By Jeri Denniston, Chief Marketing Strategist, Denner Group International 6-8-2011
Takeaways: Answering five simple questions is the key to applying strategic thinking at work or in life. Focus on outcomes rather than tactical actions to change conversations with others and find common ground.
Applying Strategic Thinking in everything you do is easy – whether it’s at work or in your personal life. Once you understand the difference between strategic and tactical thinking, you can consciously change conversations with others to focus more on outcomes rather than the tactics of execution. This helps to find a higher common ground you can all agree upon. It just takes practice and reminding yourself to focus on the outcomes and not the initial actions. Answering the questions in the next paragraph will help you maintain a strategic focus.
- Where do I / we want to be? What am I / are we trying to achieve with this project?
- How will I / we know when we’ve achieved our desired outcomes?
- Where are we today? What internal strengths and weaknesses do we have to implement this project? What are the possible external opportunities and threats to its success, both now and in the future?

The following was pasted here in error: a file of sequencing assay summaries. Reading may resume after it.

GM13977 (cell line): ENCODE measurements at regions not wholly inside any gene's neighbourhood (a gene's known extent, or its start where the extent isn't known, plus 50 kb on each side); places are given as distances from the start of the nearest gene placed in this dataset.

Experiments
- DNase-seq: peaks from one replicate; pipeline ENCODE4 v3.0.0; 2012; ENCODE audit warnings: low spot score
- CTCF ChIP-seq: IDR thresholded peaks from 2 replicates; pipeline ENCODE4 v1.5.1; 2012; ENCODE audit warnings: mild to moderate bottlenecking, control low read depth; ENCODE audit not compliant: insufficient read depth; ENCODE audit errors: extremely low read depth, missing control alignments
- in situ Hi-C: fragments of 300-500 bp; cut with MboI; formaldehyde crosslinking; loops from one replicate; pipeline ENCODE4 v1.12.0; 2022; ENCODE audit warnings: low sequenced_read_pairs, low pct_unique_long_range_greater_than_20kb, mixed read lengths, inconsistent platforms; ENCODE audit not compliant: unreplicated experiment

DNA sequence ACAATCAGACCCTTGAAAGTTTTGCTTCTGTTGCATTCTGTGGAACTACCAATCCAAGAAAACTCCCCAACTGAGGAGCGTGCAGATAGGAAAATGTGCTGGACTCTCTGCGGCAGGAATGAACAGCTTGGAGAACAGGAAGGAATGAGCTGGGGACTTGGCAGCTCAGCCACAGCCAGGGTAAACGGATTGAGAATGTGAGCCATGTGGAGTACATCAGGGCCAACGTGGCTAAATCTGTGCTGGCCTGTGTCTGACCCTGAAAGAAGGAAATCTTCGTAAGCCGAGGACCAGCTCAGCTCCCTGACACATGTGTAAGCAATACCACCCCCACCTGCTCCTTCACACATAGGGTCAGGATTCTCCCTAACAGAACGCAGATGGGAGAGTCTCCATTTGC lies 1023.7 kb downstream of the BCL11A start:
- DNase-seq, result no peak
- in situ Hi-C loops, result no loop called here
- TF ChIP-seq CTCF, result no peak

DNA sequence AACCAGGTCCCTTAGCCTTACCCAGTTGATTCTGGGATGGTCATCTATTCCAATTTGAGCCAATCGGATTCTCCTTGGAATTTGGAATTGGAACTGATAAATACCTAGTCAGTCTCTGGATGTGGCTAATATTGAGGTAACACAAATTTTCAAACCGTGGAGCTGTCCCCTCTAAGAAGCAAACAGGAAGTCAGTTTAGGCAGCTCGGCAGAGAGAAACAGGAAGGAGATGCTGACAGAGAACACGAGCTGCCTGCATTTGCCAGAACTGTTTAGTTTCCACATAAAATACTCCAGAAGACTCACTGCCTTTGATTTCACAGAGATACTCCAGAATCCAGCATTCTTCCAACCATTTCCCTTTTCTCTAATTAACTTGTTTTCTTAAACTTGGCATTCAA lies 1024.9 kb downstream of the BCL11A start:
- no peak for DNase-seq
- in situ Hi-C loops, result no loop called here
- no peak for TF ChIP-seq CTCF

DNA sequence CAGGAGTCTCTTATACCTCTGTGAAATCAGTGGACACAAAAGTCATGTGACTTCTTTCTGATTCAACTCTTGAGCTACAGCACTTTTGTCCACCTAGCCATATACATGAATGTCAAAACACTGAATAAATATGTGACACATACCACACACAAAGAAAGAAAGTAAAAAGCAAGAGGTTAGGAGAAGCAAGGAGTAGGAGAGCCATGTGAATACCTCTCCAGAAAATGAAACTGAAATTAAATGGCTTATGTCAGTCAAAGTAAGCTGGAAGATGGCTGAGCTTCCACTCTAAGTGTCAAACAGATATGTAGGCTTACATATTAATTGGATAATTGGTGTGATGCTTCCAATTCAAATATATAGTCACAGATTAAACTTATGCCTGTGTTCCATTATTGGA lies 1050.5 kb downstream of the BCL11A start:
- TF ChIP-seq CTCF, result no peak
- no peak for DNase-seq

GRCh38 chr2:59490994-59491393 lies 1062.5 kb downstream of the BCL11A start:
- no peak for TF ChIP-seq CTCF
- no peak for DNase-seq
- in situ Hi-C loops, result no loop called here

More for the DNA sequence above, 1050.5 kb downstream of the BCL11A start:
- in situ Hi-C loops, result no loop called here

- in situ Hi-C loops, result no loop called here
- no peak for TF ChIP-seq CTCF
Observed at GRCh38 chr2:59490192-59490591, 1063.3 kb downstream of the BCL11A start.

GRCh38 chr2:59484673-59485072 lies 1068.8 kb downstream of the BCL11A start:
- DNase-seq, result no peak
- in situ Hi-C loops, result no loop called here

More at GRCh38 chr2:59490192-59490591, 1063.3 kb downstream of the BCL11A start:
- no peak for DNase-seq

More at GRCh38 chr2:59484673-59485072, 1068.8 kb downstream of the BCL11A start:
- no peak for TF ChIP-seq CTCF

- How do I / we close the gap between where we are today and what we’re trying to achieve? What actions do we need to take today in order to make this happen? Who will be responsible for each?
- What external factors, outside our control, might be changing in the future that could impact the project’s success?
Those are the five strategic thinking questions you need to ask for any problem, issue, project or plan you’re undertaking. Once you’ve answered those questions, the strategies and actions naturally fall into place. You may need to involve others in the project to get research, technical support, etc., and that will become evident as you thoughtfully consider the questions.
Obviously, the larger and more complicated the project and organization, the greater the challenges in getting the right information and gaining support from others for your project.
But that’s another subject altogether.